Friday, April 23, 2010

The VAT Issue: Will A VAT Increase Size Of Government

Most countries today have a Value Added Tax (VAT), with the United States and Hong Kong being the most notable examples (Unlike Hong Kong which have no local governments, most states in the United States and in some cases cities, have sales taxes).

Since the current level of budget deficits in the United States is in the long run unsustainable, the discussion has begun of how to close the deficit. Imposing a federal VAT is one possible way to close it. I will in a number of posts (this being the first one) analyze the effects of a VAT.

The key counter-argument against it among advocates of limited government is that it will prove to be a "money machine" for the government that will expand the size of government. Is this argument true?

In short: Yes.
One reason for this is that a VAT is "efficient" in the sense that it will be effective in raising revenue. The fact that retailers can deduct VAT paid by its suppliers reduces the incentive for tax evasion compared to sales taxes. Another reason is that it is more politically easy to have several taxes (income taxes, payroll taxes and consumption taxes like the VAT) each having moderate rates than a single tax with a high rate, as each tax seems less burdensome even if the total burden is the same. A third reason is that "hidden taxes" like payroll taxes and consumption taxes are perceived as less real than direct taxes like the income tax.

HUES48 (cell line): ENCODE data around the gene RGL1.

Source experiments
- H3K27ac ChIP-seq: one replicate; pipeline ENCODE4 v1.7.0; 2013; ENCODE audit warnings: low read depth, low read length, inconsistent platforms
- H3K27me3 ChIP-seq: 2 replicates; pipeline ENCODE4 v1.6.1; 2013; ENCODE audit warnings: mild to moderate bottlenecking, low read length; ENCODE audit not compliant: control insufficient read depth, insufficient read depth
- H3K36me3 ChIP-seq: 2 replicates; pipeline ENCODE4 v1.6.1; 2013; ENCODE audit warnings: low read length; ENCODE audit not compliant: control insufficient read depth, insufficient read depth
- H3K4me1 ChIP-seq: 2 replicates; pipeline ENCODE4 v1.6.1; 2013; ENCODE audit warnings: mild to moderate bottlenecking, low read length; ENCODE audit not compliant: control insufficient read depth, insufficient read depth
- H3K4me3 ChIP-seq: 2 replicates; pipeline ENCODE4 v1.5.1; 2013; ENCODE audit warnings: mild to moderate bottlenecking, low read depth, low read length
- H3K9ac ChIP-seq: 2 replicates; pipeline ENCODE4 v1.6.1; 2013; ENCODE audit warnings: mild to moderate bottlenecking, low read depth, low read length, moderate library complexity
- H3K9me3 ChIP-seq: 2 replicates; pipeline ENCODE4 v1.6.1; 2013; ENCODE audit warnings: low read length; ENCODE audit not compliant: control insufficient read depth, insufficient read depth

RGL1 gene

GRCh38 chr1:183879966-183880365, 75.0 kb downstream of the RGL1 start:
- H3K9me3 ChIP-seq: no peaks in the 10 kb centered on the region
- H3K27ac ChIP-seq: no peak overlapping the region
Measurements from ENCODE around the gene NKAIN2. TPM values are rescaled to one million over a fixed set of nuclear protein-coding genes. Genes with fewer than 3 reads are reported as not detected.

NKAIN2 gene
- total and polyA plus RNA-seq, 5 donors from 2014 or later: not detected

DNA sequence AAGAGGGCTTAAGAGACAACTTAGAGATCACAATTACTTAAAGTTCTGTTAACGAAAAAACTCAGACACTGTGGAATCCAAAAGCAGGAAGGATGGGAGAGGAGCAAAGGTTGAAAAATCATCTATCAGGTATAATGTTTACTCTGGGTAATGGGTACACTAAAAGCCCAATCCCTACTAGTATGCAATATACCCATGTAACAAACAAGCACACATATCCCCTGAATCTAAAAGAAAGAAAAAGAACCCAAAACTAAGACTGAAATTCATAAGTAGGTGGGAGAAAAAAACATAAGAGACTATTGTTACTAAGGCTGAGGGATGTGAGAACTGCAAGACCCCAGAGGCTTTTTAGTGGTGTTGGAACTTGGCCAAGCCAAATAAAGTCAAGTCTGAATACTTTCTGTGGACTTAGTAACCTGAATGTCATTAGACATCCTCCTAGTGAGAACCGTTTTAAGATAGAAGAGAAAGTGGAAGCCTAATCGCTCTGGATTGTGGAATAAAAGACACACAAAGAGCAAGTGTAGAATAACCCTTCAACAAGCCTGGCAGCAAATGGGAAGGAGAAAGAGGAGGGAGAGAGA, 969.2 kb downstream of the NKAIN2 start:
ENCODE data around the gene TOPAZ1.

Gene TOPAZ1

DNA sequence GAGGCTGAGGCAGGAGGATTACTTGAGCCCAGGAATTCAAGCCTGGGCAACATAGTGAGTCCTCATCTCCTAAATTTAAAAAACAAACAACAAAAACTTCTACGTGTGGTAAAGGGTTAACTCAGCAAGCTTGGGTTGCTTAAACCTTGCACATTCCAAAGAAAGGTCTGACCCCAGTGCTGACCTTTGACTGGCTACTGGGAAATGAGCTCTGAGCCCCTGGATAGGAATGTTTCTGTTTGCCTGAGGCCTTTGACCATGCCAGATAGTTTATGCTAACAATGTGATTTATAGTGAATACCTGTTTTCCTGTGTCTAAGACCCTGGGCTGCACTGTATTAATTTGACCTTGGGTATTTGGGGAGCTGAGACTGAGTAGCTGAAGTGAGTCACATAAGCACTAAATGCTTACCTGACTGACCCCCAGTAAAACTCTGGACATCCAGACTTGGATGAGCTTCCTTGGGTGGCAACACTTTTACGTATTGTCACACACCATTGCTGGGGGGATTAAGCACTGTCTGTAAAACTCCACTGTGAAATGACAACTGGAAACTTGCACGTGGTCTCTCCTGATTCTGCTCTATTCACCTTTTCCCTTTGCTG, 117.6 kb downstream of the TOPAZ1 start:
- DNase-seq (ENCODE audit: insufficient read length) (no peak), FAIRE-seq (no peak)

On an anecdotal note, I have personally in discussions heard many Swedes say that they pay only 30% in taxes. 30% was the income tax rate applied at the time for them, meaning that they thought that they didn't pay any payroll taxes or consumption taxes.

Casey Mulligan however argue that the hidden nature don't matter, using a scatter plot which seemingly show no relationship between public pension payments and the amount of payroll taxes which are hidden. But his comparison is highly problematic for a number of reasons, not least the fact that this is linked to a defined benefit, which is probably more politically popular than general funding for government, which is what VAT would be about.

Tino Sanandaji has a more relevant comparison, namely between the proportion of all taxes that are visible and the total tax burden. He finds that there is a positive relationship. The relationship isn't perfect, but since there are always other factors involved, no causal relationships have a "perfect" empirical relationship between causal factor and aggregate phenomenon it contributes to.

In a previous post, Sanandaji found a link between the level of VAT and the level of total taxation.

In conclusion, based on the theoretical and empirical evidence, accepting a VAT will all other things being equal contribute to an expansion of the size of government, though the effect might not be dramatic.